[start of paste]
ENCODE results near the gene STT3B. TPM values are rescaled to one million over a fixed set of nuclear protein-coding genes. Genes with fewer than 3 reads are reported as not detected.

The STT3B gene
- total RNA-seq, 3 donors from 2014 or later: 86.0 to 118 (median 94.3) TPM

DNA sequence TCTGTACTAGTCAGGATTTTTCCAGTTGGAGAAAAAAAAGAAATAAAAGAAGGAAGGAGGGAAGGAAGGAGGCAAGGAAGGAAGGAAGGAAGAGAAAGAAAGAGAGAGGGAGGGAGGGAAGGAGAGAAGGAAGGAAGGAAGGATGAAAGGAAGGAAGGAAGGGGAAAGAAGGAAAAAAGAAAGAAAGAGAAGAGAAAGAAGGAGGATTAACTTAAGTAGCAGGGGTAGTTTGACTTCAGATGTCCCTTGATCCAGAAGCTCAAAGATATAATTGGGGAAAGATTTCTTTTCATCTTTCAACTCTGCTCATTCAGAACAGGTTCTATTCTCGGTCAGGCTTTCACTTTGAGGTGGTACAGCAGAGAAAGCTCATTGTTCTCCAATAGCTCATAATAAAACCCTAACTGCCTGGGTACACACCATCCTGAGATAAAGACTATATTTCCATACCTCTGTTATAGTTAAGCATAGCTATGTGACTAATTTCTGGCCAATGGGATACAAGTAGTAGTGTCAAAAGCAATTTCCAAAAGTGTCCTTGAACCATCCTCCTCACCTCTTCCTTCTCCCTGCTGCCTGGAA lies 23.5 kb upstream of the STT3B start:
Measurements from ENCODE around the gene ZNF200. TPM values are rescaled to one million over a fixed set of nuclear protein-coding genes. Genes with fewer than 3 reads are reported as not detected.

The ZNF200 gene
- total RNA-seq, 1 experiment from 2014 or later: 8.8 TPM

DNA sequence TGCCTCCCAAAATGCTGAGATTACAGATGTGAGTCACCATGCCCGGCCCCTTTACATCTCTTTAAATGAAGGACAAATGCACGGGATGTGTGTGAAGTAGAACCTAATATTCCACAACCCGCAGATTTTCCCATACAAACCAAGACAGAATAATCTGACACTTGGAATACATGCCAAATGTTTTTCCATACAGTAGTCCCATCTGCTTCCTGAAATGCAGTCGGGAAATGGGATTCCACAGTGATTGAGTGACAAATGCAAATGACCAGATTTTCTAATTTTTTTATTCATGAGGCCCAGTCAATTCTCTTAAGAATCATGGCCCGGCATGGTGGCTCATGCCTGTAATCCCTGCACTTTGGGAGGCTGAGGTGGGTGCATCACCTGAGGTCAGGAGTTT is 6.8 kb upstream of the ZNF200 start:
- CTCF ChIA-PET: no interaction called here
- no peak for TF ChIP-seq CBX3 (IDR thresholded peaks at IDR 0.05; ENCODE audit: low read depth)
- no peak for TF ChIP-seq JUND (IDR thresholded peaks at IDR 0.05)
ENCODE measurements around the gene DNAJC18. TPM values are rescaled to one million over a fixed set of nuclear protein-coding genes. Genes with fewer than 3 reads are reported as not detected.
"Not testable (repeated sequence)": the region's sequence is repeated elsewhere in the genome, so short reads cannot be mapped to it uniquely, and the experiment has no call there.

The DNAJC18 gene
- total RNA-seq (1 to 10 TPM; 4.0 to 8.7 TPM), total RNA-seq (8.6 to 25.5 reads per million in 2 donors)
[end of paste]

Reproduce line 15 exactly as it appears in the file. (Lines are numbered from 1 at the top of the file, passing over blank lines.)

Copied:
- total RNA-seq (1 to 10 TPM; 4.0 to 8.7 TPM), total RNA-seq (8.6 to 25.5 reads per million in 2 donors)